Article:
The Ministry of Education plans to spend less than its allocated $3 million budget for the upcoming high school exit exam due to a decrease in this year’s exam registrants, an education official confirmed yesterday.
Ros Salin, a spokesman for the ministry, said it will only use $2.8 million of its earmarked budget.
In 2014, 91,373 students registered for the exam, but after the ministry’s crackdown on rampant cheating, which led the passing rate to initially plummet from 87 per cent in 2013 to a disastrous 25 per cent, only 88,488 candidates opted to take this year’s test.
A second exam last year mandated by Prime Minister Hun Sen saw just 18 per cent pass.
“This year, the students taking the exam in grade 12 are fewer, and for those who failed last year . . . only 5,000 enrolled in the exam again, while others might have found jobs or other choices for education,” he said.
In preparation for the August 24 exam, Salin said that the Education Ministry will begin preparing questionnaires on August 4 and will relay instructions to arbitrators and observers from August 15 to 20.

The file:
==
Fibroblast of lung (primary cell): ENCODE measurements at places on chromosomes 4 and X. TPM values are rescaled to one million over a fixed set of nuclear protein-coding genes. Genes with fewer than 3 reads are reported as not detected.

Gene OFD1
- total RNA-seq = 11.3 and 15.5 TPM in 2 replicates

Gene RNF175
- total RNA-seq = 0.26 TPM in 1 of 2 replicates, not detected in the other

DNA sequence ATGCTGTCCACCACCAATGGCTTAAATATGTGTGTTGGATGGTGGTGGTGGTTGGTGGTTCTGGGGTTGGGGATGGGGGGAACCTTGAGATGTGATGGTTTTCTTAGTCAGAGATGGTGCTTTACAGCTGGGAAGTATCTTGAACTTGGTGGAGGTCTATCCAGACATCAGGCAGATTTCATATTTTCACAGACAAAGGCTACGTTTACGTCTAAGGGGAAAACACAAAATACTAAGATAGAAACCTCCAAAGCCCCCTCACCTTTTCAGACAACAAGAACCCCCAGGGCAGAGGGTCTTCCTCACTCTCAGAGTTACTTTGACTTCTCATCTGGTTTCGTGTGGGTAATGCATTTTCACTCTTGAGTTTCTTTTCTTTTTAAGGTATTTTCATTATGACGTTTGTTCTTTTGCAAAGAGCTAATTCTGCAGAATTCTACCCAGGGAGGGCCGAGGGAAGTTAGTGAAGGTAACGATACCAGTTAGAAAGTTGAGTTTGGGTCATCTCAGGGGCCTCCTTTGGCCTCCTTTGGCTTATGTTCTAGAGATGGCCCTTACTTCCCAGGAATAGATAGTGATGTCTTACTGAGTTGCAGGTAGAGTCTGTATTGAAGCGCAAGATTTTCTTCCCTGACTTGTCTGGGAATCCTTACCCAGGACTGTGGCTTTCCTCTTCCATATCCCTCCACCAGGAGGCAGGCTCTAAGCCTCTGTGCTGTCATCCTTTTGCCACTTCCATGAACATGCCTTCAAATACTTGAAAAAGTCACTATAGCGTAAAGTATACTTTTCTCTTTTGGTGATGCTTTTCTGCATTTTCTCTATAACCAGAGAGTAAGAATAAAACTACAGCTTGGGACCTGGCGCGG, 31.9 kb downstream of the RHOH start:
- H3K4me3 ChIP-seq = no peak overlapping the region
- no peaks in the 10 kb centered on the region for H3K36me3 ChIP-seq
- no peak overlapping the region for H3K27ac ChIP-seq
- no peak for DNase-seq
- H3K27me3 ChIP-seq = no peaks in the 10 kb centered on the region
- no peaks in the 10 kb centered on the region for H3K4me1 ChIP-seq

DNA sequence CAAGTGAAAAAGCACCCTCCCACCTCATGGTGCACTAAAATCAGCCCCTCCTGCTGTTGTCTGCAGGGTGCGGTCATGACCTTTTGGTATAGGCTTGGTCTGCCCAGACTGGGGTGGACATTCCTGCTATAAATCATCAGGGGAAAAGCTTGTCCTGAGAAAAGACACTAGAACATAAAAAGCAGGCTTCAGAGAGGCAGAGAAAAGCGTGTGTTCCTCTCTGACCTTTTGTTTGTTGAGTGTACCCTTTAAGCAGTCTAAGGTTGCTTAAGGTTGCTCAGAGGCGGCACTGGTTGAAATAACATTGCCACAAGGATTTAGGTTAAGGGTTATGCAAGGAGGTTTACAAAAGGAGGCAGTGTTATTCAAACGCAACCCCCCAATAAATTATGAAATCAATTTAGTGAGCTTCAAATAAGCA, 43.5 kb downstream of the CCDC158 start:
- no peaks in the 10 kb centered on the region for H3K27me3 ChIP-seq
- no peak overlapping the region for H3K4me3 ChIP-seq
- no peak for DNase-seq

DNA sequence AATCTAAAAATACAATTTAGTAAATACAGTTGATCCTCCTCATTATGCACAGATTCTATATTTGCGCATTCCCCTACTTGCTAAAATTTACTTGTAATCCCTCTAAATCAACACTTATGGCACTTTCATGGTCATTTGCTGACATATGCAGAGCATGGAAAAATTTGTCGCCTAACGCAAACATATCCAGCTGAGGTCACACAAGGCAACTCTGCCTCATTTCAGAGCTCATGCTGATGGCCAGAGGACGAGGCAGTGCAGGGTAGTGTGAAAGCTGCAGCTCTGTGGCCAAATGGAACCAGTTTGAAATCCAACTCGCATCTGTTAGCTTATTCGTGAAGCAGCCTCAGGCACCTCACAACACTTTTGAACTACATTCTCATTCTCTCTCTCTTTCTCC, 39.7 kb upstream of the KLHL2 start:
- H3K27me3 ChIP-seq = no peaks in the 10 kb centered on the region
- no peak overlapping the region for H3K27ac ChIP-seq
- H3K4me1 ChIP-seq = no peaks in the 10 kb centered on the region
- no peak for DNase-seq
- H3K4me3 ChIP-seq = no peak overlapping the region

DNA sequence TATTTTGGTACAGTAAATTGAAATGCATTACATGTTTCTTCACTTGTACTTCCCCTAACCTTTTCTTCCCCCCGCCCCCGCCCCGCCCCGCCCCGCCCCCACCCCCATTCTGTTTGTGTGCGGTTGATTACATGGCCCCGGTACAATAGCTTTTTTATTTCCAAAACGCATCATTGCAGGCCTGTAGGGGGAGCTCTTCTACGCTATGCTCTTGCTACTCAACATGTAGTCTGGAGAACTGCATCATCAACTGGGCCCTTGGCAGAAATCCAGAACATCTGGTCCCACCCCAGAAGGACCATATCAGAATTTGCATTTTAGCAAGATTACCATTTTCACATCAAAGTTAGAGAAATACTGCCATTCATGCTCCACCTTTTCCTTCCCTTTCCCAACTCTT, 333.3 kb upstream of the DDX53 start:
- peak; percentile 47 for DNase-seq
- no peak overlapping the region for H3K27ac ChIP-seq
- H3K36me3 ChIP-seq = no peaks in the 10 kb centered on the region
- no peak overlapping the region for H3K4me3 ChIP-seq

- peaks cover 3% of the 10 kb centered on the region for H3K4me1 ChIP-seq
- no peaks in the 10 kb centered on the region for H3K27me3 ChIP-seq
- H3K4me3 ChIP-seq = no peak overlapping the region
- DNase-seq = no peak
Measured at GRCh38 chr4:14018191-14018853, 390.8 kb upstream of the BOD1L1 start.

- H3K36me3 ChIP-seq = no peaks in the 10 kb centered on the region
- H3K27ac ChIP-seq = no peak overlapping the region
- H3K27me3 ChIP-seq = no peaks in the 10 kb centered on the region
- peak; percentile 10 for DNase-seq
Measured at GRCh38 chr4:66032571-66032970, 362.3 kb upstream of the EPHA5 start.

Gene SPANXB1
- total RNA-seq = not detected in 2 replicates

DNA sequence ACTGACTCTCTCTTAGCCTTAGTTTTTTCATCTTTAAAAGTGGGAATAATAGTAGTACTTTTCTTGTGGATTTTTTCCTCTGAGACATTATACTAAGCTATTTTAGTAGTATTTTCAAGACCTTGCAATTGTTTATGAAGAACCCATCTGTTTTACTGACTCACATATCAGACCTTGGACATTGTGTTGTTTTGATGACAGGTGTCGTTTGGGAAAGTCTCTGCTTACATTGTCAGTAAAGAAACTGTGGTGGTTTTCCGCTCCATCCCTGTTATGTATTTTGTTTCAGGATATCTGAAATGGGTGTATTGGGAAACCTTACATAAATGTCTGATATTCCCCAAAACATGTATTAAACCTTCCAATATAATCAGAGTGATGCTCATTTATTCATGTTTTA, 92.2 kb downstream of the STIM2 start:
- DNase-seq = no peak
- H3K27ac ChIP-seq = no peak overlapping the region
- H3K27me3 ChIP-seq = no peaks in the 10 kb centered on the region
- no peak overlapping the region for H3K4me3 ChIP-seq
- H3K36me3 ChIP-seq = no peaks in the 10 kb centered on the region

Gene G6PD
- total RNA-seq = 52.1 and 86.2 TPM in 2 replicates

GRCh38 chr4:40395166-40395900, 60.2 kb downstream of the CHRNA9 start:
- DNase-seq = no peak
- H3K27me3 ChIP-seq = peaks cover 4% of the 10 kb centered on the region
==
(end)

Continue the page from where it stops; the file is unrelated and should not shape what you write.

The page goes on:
The Anti-Corruption Unit, which helped with the 2014 clampdown, plans to further tighten its rules in monitoring the irregularities in this year’s exam.
Speaking after the signing ceremony of an agreement with the Union of Youth Federation of Cambodia on Wednesday, ACU head Om Yentieng said that individuals who apply to be observers during the exam must prove that they have no conflict of interest to be eligible for the position – a practice that was not applied last year.
“For example, if I was an observer in Toul Tom Poung II High School, I would have to be clear that I have no brothers, sisters or relatives in the school.
And if I did, I would need to be transferred to observe in a different centre to avoid any conflict of interest,” he said.
So far, 3,000 post-secondary students have applied for the observer positions.
The number, Yentieng added, is lower than the 4,000 applicants they had at the same time last year for the previous exam.
In late April, Yentieng announced that the national exam will be stricter than the previous year, and those who commit infractions may be sentenced to imprisonment ranging from six months to two years.
Sorn Chey, a rights worker with the Affiliated Network for Social Accountability in East Asia and the Pacific, said he was optimistic about the anti-cheating measures the ministry plans to take.
However, he added that imprisonment might not be the answer.
“I think jail penalties might affect the reputation of the students,” Chey said.
“The ACU should be focusing and resolving other complaints and not taking too much time to focus on this.”